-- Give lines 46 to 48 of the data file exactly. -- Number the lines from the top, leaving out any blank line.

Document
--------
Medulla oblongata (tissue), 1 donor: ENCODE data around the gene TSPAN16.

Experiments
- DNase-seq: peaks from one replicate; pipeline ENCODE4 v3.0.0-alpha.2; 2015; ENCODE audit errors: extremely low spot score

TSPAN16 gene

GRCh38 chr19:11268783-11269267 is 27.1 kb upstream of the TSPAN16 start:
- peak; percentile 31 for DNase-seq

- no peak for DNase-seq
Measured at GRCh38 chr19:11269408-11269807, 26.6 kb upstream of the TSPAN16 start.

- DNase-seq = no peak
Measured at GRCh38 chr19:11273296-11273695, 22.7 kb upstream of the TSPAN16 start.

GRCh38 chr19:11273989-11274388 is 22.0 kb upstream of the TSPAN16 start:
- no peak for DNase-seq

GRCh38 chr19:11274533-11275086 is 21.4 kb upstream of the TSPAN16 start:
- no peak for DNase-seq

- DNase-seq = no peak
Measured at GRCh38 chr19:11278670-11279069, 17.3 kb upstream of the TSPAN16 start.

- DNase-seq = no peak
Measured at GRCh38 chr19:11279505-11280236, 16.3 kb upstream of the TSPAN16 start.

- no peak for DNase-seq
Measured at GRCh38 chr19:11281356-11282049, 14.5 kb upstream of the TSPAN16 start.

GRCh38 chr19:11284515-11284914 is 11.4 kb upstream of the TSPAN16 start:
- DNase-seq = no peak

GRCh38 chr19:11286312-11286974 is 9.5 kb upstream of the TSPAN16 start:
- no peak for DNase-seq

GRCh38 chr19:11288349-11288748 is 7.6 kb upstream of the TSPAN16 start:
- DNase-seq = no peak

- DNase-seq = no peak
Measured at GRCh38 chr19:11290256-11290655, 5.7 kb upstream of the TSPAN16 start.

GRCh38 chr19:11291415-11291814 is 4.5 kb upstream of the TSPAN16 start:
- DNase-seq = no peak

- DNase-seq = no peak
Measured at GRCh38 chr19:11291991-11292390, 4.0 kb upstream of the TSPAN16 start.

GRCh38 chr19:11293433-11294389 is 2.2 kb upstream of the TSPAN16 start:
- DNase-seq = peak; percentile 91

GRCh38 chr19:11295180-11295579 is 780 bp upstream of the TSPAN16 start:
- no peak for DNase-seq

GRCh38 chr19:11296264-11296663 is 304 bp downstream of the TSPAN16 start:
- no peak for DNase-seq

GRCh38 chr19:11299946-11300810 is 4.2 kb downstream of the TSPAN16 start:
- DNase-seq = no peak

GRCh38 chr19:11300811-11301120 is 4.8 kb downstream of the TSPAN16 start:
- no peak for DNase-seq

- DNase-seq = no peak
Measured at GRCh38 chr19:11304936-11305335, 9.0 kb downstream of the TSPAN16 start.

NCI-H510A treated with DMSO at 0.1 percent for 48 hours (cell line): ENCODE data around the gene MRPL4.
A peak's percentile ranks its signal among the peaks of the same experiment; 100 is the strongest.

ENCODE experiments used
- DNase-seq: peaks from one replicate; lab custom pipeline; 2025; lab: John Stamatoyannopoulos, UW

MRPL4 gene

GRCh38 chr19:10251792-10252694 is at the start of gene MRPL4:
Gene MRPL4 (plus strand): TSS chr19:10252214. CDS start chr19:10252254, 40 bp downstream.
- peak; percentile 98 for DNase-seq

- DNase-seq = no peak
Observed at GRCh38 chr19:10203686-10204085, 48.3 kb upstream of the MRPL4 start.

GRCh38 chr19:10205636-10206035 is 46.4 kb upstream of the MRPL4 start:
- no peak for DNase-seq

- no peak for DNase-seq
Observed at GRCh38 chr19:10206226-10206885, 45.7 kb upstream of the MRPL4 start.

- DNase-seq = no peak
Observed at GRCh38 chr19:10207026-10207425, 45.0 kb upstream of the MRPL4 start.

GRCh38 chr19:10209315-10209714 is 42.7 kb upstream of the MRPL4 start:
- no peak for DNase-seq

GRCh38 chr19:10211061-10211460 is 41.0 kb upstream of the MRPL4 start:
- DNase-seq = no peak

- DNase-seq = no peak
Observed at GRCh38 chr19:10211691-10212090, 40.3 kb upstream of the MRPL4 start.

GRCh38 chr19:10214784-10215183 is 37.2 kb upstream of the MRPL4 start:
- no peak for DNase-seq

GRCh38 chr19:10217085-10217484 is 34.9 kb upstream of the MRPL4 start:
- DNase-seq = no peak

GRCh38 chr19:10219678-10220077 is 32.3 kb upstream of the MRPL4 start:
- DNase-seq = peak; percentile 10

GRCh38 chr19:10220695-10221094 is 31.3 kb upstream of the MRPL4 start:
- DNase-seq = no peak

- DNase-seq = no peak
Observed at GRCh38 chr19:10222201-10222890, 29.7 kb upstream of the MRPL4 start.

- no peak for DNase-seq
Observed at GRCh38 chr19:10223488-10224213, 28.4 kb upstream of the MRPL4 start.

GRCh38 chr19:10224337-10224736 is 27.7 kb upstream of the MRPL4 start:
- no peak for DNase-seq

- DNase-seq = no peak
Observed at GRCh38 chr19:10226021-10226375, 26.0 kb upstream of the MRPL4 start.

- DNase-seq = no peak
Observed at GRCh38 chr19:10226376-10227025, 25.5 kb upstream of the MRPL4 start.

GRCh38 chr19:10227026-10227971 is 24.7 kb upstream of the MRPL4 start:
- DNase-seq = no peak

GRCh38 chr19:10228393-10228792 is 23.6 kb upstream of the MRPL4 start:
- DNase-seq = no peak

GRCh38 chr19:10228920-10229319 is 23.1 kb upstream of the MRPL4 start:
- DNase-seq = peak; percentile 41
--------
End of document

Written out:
A peak's percentile ranks its signal among the peaks of the same experiment; 100 is the strongest.

ENCODE experiments used
- DNase-seq: peaks from one replicate; lab custom pipeline; 2025; lab: John Stamatoyannopoulos, UW